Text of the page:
|THE FOOTBALL SITUATION.|
PROFESSOR OF MATHEMATICS IN YALE UNIVERSITY.
I WRITE not as an expert, but rather as an intelligent sympathizer. I have been for twenty-five years an instructor in Yale College, and believe thoroughly in its traditions of work and scholarship. From my youth up having been fond of athletic exercises, and as a student always ready to participate in them, I can write of them understandingly. I have known personally all the captains of the Yale football teams for the past twelve years, most of them intimately. With one exception they have all been my pupils. One of them was a member of my own family. Having exceptional knowledge of the subject, which the possession of these opportunities grants to but few men, I deem it a duty to put in permanent form the results of my observations. I have already done this with reference to the subject of athletics in general. In this article I wish to confine my attention to the game of football.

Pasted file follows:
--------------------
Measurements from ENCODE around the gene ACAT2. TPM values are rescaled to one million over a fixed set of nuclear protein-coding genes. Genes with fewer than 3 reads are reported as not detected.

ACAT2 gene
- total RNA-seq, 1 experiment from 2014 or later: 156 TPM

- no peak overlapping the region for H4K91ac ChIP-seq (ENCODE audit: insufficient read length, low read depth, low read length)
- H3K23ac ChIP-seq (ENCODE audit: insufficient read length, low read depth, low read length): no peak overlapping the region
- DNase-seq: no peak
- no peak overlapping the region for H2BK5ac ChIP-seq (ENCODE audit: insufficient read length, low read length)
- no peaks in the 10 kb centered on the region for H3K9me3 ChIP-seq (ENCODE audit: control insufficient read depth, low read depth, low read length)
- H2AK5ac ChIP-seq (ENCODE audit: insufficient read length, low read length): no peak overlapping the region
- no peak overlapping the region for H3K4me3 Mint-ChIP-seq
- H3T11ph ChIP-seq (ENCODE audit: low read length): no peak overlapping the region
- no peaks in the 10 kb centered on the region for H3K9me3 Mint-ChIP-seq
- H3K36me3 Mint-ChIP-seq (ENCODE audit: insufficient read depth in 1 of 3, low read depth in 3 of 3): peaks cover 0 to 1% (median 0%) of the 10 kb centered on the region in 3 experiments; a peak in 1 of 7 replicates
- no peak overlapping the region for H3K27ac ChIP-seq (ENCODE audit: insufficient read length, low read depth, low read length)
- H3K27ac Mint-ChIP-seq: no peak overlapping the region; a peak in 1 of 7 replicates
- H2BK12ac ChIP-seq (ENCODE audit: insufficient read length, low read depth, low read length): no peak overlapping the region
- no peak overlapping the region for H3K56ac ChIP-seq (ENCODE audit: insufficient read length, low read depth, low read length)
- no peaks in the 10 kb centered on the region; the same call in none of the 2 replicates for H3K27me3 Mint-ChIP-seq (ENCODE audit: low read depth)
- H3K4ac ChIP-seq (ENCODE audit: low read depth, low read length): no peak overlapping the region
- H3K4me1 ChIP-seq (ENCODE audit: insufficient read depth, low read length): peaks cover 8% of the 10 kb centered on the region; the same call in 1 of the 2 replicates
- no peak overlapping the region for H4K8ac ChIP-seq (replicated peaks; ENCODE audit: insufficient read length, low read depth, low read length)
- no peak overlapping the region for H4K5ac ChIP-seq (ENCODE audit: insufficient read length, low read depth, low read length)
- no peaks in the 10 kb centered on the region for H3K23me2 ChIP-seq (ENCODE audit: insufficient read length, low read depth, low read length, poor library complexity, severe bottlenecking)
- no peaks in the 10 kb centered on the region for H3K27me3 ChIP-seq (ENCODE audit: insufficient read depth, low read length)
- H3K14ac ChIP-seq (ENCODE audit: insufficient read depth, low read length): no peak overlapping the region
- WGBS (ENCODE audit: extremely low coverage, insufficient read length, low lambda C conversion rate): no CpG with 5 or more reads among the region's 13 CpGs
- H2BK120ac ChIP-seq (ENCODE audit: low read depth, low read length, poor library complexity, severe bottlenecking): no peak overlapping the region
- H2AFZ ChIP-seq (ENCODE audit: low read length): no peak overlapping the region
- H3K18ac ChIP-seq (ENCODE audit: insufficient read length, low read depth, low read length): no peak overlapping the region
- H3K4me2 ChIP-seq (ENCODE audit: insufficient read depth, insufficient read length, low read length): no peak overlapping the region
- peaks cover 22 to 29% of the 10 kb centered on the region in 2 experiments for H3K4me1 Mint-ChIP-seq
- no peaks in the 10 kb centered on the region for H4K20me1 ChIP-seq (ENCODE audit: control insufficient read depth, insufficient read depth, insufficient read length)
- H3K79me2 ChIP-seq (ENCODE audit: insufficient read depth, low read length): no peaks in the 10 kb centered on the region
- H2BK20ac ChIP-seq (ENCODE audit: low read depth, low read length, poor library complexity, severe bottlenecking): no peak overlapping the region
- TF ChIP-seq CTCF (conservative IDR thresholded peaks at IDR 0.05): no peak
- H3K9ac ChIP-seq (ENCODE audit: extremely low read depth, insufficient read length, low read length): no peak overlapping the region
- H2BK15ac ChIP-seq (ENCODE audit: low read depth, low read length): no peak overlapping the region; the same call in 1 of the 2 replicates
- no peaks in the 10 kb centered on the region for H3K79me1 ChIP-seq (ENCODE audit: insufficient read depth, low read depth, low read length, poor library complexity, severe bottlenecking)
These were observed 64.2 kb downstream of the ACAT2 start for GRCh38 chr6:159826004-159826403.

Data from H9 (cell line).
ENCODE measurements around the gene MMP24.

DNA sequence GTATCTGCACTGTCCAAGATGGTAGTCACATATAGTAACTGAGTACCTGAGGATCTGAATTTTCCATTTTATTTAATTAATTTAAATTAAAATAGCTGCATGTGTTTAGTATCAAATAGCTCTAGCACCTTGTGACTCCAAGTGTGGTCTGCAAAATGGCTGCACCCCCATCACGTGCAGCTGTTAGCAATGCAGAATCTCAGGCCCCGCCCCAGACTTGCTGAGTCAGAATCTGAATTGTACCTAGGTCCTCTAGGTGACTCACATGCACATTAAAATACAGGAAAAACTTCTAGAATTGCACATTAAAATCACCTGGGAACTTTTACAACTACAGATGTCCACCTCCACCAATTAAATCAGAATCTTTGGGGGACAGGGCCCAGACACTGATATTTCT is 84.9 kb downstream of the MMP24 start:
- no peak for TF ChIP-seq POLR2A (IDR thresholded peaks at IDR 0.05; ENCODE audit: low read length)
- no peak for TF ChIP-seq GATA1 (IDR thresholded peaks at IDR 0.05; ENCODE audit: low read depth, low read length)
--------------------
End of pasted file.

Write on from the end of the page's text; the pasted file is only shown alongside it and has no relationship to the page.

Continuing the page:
I hope to prove that with all its faults it is one of the best forms of athletic sport which can be invented; that by no other game or exercise practiced by young men are the players themselves so much benefited as by football; that the colleges ought to be as much interested in keeping it up as are the most enthusiastic football players themselves; that the public, who have boys to educate, ought to acquaint themselves with the subject. Watching the games when possible, they ought not to allow themselves to be beguiled into condemnation of the sport by sen-
- The Popular Science Monthly, March and February, 1884.